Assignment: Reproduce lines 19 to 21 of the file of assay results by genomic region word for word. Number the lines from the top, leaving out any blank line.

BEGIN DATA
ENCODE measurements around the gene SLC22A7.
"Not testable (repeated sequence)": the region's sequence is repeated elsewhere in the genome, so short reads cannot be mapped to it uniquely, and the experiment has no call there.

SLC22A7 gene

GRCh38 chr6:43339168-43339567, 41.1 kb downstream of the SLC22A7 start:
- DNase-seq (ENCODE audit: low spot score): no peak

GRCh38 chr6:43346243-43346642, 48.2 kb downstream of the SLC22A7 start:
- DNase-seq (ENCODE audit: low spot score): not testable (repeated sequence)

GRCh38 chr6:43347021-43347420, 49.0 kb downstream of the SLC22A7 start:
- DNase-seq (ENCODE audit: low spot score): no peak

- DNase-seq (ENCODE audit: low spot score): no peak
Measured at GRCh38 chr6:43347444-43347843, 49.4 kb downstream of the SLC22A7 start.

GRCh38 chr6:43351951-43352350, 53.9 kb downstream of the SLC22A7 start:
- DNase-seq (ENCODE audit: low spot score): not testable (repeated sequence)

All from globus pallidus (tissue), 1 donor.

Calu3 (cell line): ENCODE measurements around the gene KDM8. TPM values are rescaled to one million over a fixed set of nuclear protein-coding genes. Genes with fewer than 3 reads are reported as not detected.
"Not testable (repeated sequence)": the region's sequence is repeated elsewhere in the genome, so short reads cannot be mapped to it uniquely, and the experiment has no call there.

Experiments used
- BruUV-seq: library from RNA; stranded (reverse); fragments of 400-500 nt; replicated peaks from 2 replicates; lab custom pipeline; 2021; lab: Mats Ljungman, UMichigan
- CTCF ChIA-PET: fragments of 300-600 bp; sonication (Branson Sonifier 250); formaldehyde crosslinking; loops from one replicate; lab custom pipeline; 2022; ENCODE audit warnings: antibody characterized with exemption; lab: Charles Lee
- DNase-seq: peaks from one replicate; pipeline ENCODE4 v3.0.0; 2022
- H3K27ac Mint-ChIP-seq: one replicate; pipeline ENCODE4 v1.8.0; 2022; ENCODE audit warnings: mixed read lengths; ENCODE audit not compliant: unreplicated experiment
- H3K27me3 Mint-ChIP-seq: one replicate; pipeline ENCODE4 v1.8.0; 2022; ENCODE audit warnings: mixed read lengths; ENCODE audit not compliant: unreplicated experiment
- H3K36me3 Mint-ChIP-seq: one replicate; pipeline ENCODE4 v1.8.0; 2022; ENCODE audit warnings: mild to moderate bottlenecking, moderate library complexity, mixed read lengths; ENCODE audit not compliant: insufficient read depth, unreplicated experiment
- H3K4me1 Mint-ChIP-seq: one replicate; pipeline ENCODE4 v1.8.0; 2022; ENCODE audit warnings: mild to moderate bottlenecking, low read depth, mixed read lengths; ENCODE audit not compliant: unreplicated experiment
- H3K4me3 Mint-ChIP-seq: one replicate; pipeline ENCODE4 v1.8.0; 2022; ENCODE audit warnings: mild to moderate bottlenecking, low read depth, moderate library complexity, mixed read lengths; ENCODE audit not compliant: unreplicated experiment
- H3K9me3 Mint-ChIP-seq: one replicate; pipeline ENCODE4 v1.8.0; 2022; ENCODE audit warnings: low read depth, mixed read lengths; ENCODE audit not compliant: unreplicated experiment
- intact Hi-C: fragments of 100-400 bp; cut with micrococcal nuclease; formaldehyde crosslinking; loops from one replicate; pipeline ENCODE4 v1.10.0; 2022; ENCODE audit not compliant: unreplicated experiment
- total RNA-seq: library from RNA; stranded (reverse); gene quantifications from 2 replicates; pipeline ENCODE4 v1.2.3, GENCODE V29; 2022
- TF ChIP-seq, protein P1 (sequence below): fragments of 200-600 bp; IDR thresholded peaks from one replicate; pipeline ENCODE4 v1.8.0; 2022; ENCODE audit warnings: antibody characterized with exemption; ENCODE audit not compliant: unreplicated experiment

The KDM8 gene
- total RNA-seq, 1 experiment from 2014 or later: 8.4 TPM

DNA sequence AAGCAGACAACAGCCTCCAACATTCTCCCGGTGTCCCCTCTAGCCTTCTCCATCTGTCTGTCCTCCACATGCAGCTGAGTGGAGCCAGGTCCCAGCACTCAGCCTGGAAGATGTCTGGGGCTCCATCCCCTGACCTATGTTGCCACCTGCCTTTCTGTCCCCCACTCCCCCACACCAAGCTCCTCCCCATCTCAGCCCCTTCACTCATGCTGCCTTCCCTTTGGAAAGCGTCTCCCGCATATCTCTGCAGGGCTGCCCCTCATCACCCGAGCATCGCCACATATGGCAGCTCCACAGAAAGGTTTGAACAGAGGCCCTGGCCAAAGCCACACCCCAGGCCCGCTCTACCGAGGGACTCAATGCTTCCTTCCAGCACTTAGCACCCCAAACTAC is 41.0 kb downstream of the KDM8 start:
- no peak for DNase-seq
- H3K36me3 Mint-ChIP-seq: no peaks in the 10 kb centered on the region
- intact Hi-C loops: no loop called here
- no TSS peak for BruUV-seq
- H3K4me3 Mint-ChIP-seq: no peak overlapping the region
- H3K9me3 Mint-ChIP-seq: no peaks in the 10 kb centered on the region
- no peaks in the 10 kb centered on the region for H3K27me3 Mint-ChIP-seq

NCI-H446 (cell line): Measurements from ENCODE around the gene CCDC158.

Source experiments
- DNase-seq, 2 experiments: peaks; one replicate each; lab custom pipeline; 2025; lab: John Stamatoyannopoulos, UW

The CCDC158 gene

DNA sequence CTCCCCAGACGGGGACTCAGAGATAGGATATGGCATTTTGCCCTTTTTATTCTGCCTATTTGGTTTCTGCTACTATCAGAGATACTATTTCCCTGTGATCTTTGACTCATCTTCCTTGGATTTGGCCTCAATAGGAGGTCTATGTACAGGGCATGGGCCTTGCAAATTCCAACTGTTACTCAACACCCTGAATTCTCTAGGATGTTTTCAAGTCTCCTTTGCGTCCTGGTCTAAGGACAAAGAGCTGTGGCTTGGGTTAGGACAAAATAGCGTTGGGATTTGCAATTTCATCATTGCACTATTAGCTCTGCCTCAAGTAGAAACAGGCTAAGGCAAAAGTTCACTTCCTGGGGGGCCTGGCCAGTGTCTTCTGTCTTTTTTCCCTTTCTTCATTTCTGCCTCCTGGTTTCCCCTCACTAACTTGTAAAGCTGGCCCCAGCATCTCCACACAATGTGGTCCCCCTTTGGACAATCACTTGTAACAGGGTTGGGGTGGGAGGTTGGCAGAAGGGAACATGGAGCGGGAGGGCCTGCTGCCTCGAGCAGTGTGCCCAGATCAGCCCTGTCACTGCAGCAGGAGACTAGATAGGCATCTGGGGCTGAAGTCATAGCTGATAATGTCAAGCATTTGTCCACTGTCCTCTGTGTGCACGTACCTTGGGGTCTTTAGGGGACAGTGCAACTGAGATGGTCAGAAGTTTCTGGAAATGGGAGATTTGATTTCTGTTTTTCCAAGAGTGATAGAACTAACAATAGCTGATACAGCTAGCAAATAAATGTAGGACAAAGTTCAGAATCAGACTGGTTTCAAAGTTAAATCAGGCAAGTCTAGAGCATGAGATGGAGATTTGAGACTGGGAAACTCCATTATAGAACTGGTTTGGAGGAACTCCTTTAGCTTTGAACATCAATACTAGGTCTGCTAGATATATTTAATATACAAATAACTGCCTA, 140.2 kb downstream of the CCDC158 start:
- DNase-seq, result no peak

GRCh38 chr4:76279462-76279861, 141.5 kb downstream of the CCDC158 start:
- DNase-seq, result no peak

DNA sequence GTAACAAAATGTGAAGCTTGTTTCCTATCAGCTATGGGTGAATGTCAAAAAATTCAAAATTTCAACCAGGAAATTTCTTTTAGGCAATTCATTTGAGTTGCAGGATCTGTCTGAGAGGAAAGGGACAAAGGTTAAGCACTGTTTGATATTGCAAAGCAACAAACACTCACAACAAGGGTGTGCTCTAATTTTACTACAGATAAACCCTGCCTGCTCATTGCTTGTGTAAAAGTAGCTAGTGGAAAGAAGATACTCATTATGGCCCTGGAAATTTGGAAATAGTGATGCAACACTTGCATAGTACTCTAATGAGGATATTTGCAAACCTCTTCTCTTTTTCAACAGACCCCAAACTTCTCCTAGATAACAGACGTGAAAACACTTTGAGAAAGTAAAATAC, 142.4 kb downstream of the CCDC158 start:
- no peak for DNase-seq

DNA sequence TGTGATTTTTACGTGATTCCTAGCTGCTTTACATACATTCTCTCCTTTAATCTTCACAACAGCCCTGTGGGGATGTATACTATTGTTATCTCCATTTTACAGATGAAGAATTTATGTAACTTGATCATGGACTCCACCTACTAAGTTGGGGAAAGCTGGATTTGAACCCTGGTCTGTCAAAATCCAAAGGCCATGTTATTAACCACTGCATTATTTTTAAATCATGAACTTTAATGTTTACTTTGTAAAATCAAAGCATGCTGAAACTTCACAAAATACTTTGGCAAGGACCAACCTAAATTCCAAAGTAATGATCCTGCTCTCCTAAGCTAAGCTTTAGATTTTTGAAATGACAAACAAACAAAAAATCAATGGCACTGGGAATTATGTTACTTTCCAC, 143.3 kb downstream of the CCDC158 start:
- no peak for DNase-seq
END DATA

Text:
- CTCF ChIA-PET: fragments of 300-600 bp; sonication (Branson Sonifier 250); formaldehyde crosslinking; loops from one replicate; lab custom pipeline; 2022; ENCODE audit warnings: antibody characterized with exemption; lab: Charles Lee
- DNase-seq: peaks from one replicate; pipeline ENCODE4 v3.0.0; 2022
- H3K27ac Mint-ChIP-seq: one replicate; pipeline ENCODE4 v1.8.0; 2022; ENCODE audit warnings: mixed read lengths; ENCODE audit not compliant: unreplicated experiment